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Dream Bean - Why cannellini are the queen of beans

A recipe for one of the world's most under-appreciated beans

Looking for the perfect bean? Cannellini beans (or white kidney beans) are a staple of Italian cooking, particularly Northern Italian cooking. Believed to have originated in Peru (or Argentina, depending on the source), the beans were introduced to Europe in the 15th century by Spanish explorers. With their ability to hold their shape in soups and casseroles, as well as their unique creamy texture and versatility, it's not hard to understand how the cannellini bean gained such enormous popularity. Whether in Tuscan bean soup, cassoulet, pasta e fagioli, minestrone, or on their own with garlic and rosemary, you can't go wrong with the cannellini bean. It's not every bean that can complement chicken or fish, work equally well in soups, salads, sauces and dips, and stand up to lamb or venison.

In terms of heath, cannellini's are truly a dream-bean. They're high in fiber, protein, calcium, potassium and antioxidants, and low in calories.

This recipe is totally delicious and incredibly simple. It's also easily adapted into a full meal if you add pasta, or an even healthier side dish if you add sautéed kale. It's perfect with chicken or fish. I use canned beans (if it's okay with Mark Bittman, it's okay for me ), but you can certainly use dried, soaking them and then cooking according to the packages' instructions.

DeliciousBon Appetit

White beans with garlic, wine and rosemary – serves 2:

Ingredients:

1 can (15 oz.) of white beans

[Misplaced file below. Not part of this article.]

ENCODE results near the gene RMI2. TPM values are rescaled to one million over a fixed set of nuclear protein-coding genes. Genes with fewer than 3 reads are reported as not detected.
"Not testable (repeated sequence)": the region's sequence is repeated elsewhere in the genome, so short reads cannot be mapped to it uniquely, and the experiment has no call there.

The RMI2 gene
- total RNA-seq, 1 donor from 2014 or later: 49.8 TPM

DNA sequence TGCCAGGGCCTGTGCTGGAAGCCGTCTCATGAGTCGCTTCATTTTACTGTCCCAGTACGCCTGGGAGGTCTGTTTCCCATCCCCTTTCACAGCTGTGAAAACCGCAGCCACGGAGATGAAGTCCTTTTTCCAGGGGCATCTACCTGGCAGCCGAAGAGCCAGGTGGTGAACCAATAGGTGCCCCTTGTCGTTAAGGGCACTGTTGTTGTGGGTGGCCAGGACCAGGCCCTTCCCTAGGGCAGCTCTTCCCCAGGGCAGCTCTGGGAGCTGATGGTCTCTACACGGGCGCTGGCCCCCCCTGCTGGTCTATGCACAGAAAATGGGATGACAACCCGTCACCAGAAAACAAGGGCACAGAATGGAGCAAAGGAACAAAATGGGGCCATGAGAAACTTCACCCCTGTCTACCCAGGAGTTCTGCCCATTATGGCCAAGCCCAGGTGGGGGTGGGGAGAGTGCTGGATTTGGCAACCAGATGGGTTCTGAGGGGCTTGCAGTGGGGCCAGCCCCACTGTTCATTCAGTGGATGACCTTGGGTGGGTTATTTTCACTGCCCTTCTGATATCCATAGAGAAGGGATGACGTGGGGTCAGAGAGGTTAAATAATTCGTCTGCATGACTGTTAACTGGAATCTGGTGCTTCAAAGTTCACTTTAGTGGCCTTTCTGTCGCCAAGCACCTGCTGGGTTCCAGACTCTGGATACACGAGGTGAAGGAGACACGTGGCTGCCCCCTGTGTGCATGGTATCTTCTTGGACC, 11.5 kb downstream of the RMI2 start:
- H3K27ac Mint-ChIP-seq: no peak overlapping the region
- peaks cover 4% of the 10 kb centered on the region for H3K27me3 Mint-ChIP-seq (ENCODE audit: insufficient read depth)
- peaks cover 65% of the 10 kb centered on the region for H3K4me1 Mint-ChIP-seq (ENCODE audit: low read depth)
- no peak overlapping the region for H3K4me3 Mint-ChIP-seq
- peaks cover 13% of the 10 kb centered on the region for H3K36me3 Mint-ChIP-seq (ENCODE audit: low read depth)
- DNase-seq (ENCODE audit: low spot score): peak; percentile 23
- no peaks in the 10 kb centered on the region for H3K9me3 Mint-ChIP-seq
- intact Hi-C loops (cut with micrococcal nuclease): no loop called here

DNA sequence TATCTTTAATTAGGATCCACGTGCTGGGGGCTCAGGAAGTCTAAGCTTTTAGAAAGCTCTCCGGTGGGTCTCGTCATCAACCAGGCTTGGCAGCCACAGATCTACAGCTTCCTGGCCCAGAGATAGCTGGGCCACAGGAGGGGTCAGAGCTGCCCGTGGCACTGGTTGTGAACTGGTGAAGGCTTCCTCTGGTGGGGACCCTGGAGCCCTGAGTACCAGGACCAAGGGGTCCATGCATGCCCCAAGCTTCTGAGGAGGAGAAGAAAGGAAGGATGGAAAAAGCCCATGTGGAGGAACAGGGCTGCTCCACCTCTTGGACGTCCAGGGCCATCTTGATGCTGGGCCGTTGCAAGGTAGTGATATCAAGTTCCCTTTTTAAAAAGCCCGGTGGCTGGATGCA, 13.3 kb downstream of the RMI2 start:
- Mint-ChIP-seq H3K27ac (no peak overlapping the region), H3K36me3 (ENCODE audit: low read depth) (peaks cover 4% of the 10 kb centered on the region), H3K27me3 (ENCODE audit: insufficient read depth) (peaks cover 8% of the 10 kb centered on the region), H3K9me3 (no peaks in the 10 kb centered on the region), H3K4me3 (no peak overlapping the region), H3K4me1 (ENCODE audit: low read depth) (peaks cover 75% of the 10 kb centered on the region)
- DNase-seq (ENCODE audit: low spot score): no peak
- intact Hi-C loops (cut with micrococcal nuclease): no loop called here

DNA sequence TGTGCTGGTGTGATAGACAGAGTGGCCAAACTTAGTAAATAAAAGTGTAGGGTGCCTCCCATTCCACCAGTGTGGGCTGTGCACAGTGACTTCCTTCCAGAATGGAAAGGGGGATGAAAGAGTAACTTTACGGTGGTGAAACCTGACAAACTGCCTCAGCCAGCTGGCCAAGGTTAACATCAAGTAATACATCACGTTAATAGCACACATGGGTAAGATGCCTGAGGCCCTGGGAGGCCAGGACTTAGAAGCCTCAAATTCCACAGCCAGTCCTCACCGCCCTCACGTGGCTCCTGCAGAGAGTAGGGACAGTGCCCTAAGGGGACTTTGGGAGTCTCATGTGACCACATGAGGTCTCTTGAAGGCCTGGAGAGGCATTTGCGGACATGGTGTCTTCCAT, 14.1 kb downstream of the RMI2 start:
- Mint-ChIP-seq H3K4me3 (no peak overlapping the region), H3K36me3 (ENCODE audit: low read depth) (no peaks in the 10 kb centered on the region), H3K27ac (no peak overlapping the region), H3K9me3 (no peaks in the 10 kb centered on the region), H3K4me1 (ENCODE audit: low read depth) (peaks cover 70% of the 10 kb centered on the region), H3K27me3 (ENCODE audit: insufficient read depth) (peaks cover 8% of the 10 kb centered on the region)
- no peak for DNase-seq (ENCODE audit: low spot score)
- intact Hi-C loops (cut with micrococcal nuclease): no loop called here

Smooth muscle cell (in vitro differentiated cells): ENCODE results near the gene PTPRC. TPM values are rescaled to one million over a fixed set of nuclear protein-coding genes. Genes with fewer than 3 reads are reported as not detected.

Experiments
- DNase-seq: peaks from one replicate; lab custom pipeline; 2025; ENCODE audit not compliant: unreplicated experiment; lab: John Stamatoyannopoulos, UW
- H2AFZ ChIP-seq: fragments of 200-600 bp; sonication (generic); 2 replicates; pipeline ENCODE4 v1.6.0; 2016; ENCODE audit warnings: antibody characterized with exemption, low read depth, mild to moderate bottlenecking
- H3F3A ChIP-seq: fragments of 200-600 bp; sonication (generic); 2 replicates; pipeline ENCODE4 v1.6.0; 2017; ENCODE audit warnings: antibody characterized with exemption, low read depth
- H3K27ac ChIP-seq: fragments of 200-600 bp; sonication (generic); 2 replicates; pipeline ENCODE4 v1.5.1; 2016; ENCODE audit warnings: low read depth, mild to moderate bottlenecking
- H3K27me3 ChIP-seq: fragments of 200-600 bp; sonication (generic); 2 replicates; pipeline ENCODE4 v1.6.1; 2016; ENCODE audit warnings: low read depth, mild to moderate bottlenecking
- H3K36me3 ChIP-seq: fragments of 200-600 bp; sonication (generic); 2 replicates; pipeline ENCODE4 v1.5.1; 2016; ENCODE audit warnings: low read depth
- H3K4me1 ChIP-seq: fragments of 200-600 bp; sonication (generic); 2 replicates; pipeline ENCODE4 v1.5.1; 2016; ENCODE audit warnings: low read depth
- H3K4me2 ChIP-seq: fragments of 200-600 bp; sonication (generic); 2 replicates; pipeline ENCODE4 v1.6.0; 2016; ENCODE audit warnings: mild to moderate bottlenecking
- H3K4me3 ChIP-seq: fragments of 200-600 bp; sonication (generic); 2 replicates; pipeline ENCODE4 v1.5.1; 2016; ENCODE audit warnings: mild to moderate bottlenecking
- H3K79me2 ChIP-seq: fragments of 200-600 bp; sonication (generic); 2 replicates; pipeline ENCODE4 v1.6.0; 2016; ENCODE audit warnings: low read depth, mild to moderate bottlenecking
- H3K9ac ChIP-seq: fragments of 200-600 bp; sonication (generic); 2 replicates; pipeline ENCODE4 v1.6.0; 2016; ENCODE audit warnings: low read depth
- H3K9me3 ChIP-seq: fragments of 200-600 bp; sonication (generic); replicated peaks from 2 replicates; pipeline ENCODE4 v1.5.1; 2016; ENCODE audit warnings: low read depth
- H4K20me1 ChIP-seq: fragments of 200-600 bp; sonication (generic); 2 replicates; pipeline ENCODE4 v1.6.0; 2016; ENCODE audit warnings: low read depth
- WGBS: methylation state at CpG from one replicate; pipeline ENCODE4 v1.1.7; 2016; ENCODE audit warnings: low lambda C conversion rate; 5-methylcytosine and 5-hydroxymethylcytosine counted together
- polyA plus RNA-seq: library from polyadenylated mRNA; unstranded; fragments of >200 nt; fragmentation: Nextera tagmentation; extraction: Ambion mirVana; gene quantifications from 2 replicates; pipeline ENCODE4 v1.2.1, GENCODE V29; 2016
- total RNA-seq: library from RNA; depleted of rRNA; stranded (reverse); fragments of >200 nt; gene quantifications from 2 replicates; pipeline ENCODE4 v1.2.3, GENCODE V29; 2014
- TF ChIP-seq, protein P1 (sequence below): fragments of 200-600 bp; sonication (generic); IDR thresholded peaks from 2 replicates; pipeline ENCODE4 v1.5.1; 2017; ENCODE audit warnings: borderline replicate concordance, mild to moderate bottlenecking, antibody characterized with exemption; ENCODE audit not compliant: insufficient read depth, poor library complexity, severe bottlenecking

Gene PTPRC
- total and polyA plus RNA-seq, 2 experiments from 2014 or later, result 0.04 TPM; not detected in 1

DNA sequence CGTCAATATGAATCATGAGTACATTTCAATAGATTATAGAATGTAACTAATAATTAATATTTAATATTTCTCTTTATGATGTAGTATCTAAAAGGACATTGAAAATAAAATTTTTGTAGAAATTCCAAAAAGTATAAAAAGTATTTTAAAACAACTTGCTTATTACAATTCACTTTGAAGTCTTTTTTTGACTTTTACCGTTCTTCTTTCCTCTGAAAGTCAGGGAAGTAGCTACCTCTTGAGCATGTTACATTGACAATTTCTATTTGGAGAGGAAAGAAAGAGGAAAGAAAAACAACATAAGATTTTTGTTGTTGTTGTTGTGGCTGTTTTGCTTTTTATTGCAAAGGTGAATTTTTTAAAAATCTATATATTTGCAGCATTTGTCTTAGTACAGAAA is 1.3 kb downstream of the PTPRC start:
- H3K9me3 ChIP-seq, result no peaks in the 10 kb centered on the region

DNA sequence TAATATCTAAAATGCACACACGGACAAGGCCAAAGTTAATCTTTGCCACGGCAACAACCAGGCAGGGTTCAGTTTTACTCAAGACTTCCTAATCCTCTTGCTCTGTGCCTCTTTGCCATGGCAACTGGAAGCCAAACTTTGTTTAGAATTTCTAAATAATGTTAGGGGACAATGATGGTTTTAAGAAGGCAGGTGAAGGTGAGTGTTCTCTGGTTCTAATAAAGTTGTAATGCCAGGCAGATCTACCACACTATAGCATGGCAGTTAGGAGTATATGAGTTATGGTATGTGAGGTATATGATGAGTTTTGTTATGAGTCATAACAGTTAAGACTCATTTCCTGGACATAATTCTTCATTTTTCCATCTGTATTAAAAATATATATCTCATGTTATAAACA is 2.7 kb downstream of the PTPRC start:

1-2 cloves garlic

1 spring fresh rosemary

¼ - 1/3 cup extra virgin olive oil

¼ cup dry white wine

kosher salt


Drain the beans and set aside. Mince the rosemary and crush it together with the garlic and ½ teaspoon of kosher salt in a mortar and pestle. Heat the olive oil over medium heat in a sauté pan and cook the garlic and rosemary for about a minute, taking great care not to brown or burn. Add the beans and let cook for about 5 minutes, stirring once to prevent burning. Add the wine, stir and lower heat a bit. Cook, stirring occasionally, for about 10 minutes, or until wine is absorbed. Remove from heat and drizzle with a bit of extra olive oil and some grated parmesan cheese, if desired. These beans can be served hot or at room temperature.

If you are adding pasta: Cook a box of your favorite shape (rigatoni works very well here) in generously salted water according to package instructions. Reserve ½ cup of the cooking water before draining. Add the cooked pasta to the finished beans over a medium heat. Add the cooking water as needed to create a sauce. You should not need more than ¼ cup. Drizzle with extra olive oil and plenty of grated parmesan cheese.

If you are using kale: Rinse, dry, remove woody center stems and chop the kale into ½ inch ribbons, (lacinato is great with this, but any kale will do). Add to the oil before you add the beans and cook together as instructed above.

Enjoy!